Samples with non-volcanic-temper, abundantly found at Stromboli and more rarely on the other islands, attesting a Calabrian and/or Sicilian provenance, are not investigated in the present paper.

3 Methods

Mineralogy and petrography were determined on thin petrographic sections by a polarising microscope. Point counting (at least 500 points for each thin section) was performed on 139 thin sections, whose area is sufficiently large to ensure a modal distribution representative of sample variability.

Modal distribution data have been treated by multivariate statistics in order to get a classification of pottery reflecting the compositional variability and the archaeological site of provenance. Principal Component (PCA) and Discriminant Analysis (DA) have been performed using SPSS 17.0 statistical package (Table II, electronic supplementary material). This approach has been helpful for the definition of the compositional groups and the identification of possible imports.

Major element composition of minerals and glasses was assessed by electron microprobe. Analyses were carried out with the Superprobe Jeol JXA 8200 at the Eugen F. Stumpfl Laboratory of the Leoben University (Austria). Analytical conditions are the following: acceleration voltage 15 kV, beam current 10 nA, focused beam (∼1 μm diameter), peak counting time 20 s and background 10 s. Analytical data were corrected through the ZAF method. A set of natural and synthetic standards have been used for internal calibration.

In-situ trace elements have been measured at Centro Interdipartimentale Grandi Strumenti (CIGS) at the Università di Modena e Reggio Emilia using a Nd:YAG deep UV (213 nm) New Wave Research UP-213 laser ablation system (LA) coupled to a Thermo Fisher Scientific X-SeriesII Induced Coupled Plasma Mass Spectrometer (ICP-MS). Instrumental drift correction was computed by linear correction of measured analyte intensities among repeated measurements of the NIST 612 glass. 44Ca has been routinely employed as internal standard based on electron microprobe CaO contents. LA–ICP–MS spectra were obtained with unit mass resolution. They require few if any interference corrections, due to very low molecular and doubly charged species production. In this study ThO+/Th+ was maintained below 0.5 % and Ba2+/Ba+ below 0.1 %. Analytical routine comprises 100 μm pre-ablation scan (dwelling time: 2 s, 5 Hz laser fire, laser fluency 18÷20 J/cm2) followed by 80 μm ablation scan (dwelling time: 30 s, 20 Hz laser fire, laser fluency 18÷20 J/cm2). Data reduction performed with Plasma Lab® software, by Thermo Scientific.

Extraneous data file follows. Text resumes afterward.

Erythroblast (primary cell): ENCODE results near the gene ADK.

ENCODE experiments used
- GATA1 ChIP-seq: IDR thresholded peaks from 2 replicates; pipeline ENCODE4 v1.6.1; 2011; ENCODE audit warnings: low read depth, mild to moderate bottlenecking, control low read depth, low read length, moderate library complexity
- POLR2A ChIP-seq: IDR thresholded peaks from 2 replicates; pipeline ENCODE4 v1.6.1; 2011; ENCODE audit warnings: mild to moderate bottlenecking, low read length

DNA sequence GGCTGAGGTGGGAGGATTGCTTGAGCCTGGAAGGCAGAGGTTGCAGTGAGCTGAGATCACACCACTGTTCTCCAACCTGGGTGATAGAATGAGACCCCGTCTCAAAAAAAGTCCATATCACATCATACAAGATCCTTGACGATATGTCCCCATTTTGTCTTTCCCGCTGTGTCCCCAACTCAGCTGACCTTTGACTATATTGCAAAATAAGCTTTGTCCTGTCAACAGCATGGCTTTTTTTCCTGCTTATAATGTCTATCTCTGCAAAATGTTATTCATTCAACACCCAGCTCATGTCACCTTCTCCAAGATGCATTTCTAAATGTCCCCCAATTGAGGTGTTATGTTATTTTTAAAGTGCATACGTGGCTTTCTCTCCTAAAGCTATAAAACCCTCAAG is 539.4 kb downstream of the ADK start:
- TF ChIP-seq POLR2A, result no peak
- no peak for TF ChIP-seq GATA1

4 Results

4.1 Mineralogy and texture

In his pioneering works, Williams [30, 31] proposed a classification based on petrographic criteria, identifying three main groups named A, B and C. Group A (with nine subgroups AI to AIX) includes pottery of Aeolian production bearing volcanic-derived tempers, ranging from basaltic-andesitic to rhyolitic in composition [33, 34]. Group B consists of pots imported from North Sicily and Calabria, containing clasts of metamorphic and plutonic rocks. Potteries of group C are interpreted as Aeolian production but characterised by mixed temper of both metamorphic or plutonic and igneous origin. Here we focus on samples pertaining to petrographic group A to check the robustness of the petrographic classification and infer possible intra-archipelago relationships. We build over Williams’s work keeping when possible his structure and definitions. His classification can be tested and improved by a statistical approach considering quantitative parameters defined by petrography and point counting such as: abundance of mineral and glass phases, compositions and abundance of lava clasts (e.g. basalt and basaltic andesite vs. andesite and rhyolite), modal ratios of plagioclase/pyroxene, mineral/lavas and glass/lavas. There result a total of 13 different components to operate for statistical analyses (Table I, electronic supplementary material). Statistical distribution have been computed on 139 samples (see methods), analyses parameters and output are resumed in Table II (electronic supplementary material). When samples are divided by their site of sampling, multivariate analyses show a good separation for the three islands and some “intruders” representing possible exchanges among the three sites (i.e. Lipari, Filicudi and Stromboli). Plots of PCA and DA (Figs. 2A–2B) show a clear distinction of Lipari population (abundance of glass) from Filicudi and Stromboli (abundance of lava clasts). Notwithstanding the overlapping of Filicudi and Stromboli shown in the PCA plot, some compositional differences (clinopyroxene at Filicudi and pumice at Stromboli) are emphasised by DA where the two Islands result more separated (80 % of cross validated grouped cases correctly classified).